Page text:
There is a saying among IT pros: If it doesn’t exist in more than one independent place, it doesn’t exist.

Set up your computers to automatically back up important data to an external drive or to a cloud-based service. The advantage of using a cloud is that you eliminate the danger of a fire or robbery dooming both your computer and its backup device; and as you continue to accumulate snapshots of your precious Sally and Stan, you’ll never run out of storage space.

Use portable drives or subscribe to a cloud service to periodically back up important files, focusing especially on saving irreplaceable pics and videos.

When shopping for a backup hard drive or cloud service, keep in mind:

  • Many companies (Dropbox, Apple, Google, Amazon, MediaFire, FlipDrive) offer free cloud backup, usually capped at 2 to 5GB, which is plenty for most of us. If you need more, sign up with two or three services, or buy a large-capacity plan. For example, with Amazon you can get 100GB of space for $20 a year and 1TB for $60 a year. Apple offers its users 5GB for free, 50GB for $1/month, 200GB for $3/month, and 2TB for $10/month. FlipDrive provides 10GB free, 100GB for $5/month, 1TB for $10/month, and 2TB for $20/month.
  • If you mostly have photos and home videos to store, Google+ offers users unlimited free cloud storage of them, with the caveat that you’ll need to cap your video resolution at 1080p and your photo resolution at 16 megapixels (not a problem for most of us). Amazon Prime members can back up unlimited pics and video to its cloud for free.
  • A big advantage cloud services have over physical drives is that you can log on from anywhere. Take a pic with your phone, save it to the cloud, then use your computer (or a friend’s) to log on to the cloud and download it. If you go to work and leave your laptop at home, you can access the laptop’s backed-up files from your cubicle.
  • Get a hard drive or cloud storage service that offers a syncing feature. When you plug in a backup drive or log on to a cloud service’s website, these devices or sites automatically scan the folders you want backed up, examine them for changes, and save new or altered files. As long as you correctly designate the folders where you’ve saved stuff you want to keep, you don’t have to do anything else.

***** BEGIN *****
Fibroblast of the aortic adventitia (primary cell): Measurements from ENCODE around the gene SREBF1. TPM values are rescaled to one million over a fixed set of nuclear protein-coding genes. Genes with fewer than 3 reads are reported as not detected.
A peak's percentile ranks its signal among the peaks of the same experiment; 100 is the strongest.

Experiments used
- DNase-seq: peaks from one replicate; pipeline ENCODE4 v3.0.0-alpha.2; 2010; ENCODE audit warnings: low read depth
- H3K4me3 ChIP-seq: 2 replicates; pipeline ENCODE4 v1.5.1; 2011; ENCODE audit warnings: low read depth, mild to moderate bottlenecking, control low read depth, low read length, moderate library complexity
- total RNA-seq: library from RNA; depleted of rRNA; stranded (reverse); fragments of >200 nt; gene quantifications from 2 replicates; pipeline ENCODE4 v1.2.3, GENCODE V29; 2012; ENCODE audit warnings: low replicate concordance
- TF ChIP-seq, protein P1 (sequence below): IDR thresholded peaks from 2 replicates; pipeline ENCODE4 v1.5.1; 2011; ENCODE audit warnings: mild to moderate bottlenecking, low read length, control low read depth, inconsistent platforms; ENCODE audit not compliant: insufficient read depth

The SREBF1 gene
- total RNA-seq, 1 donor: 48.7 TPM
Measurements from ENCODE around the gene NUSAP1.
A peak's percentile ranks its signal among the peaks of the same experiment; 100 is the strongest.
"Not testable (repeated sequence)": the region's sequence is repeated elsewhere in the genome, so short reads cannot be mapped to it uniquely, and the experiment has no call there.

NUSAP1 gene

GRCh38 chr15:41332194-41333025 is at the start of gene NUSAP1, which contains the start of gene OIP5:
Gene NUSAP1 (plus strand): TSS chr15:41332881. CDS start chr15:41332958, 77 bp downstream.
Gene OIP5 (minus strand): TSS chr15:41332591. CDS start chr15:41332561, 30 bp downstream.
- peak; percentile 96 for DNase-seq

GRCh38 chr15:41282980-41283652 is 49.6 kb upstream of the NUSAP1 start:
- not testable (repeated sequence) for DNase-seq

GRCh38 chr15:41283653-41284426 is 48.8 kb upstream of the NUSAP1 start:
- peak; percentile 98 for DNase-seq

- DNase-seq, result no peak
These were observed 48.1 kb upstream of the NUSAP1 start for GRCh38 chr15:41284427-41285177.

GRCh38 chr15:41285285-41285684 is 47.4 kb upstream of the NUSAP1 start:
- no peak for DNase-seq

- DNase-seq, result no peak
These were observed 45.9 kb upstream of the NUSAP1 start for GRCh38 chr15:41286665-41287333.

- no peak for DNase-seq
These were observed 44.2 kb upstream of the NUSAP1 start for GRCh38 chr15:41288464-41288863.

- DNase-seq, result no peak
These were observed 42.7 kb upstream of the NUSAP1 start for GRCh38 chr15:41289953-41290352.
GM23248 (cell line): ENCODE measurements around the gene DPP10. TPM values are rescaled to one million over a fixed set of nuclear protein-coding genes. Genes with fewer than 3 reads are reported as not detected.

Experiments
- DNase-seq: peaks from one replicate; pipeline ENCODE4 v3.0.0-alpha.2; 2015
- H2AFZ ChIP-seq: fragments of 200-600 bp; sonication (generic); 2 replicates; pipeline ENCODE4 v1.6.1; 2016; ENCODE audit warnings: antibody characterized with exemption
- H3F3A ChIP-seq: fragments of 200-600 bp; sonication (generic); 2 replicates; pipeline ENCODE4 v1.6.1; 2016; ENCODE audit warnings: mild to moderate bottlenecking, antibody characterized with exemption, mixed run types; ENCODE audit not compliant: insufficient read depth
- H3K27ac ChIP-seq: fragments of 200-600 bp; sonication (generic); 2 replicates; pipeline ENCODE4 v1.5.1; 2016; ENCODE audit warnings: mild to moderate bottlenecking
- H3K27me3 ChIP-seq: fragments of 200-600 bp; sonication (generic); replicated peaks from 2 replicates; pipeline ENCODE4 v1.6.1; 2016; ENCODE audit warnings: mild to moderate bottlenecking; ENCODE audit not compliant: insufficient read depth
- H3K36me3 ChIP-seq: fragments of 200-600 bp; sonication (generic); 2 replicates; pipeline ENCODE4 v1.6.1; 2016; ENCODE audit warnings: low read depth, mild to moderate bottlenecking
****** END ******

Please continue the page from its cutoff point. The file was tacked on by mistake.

• But if you enable syncing features, don’t treat cloud backup as a secondary storage device if your computer runs low on space. If you upload a file onto your cloud account, and then delete the copy from your hard drive, the service will notice the deletion while syncing, assume you deleted it because you no longer wanted it, and delete the uploaded copy.
  • Replace old backup drives with new ones. If one or more older external hard drives have piled up around your house, offload their contents to new drives with terabytes of capacity, since photos eat up lots of disc space. Write the purchase date on the new drive with a permanent marker, so you know when to plan for that drive’s ultimate demise several years from now.
  • Before signing on for terabytes of backup space to stow your music and movies, check with the vendors who sold them to you. Most digital music and movie sellers allow you to re-download content you own, so backing up these files is unnecessary.
  • If you don’t have a backup and your precious files disappear in a digital disaster, don’t panic. Lost data probably can be recovered.